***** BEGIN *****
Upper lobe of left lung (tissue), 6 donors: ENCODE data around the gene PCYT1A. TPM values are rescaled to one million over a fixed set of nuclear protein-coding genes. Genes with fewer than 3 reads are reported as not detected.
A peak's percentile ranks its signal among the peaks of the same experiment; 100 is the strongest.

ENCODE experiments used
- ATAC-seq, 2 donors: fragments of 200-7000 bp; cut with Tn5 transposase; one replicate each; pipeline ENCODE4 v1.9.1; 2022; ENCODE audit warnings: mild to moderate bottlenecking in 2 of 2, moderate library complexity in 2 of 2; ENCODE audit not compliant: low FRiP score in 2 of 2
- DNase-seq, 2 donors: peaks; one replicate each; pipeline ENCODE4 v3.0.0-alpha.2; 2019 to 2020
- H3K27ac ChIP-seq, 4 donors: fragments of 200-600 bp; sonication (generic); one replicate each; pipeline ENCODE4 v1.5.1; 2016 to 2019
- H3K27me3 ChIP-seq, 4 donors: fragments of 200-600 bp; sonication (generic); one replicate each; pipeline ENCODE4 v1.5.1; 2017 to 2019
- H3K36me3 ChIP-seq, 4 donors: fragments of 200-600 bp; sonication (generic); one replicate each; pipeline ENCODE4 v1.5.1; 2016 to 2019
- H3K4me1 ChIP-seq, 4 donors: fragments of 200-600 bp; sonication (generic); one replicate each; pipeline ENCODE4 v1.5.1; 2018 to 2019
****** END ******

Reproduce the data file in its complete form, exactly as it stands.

Upper lobe of left lung (tissue), 6 donors: ENCODE data around the gene PCYT1A. TPM values are rescaled to one million over a fixed set of nuclear protein-coding genes. Genes with fewer than 3 reads are reported as not detected.
A peak's percentile ranks its signal among the peaks of the same experiment; 100 is the strongest.

ENCODE experiments used
- ATAC-seq, 2 donors: fragments of 200-7000 bp; cut with Tn5 transposase; one replicate each; pipeline ENCODE4 v1.9.1; 2022; ENCODE audit warnings: mild to moderate bottlenecking in 2 of 2, moderate library complexity in 2 of 2; ENCODE audit not compliant: low FRiP score in 2 of 2
- DNase-seq, 2 donors: peaks; one replicate each; pipeline ENCODE4 v3.0.0-alpha.2; 2019 to 2020
- H3K27ac ChIP-seq, 4 donors: fragments of 200-600 bp; sonication (generic); one replicate each; pipeline ENCODE4 v1.5.1; 2016 to 2019
- H3K27me3 ChIP-seq, 4 donors: fragments of 200-600 bp; sonication (generic); one replicate each; pipeline ENCODE4 v1.5.1; 2017 to 2019
- H3K36me3 ChIP-seq, 4 donors: fragments of 200-600 bp; sonication (generic); one replicate each; pipeline ENCODE4 v1.5.1; 2016 to 2019
- H3K4me1 ChIP-seq, 4 donors: fragments of 200-600 bp; sonication (generic); one replicate each; pipeline ENCODE4 v1.5.1; 2018 to 2019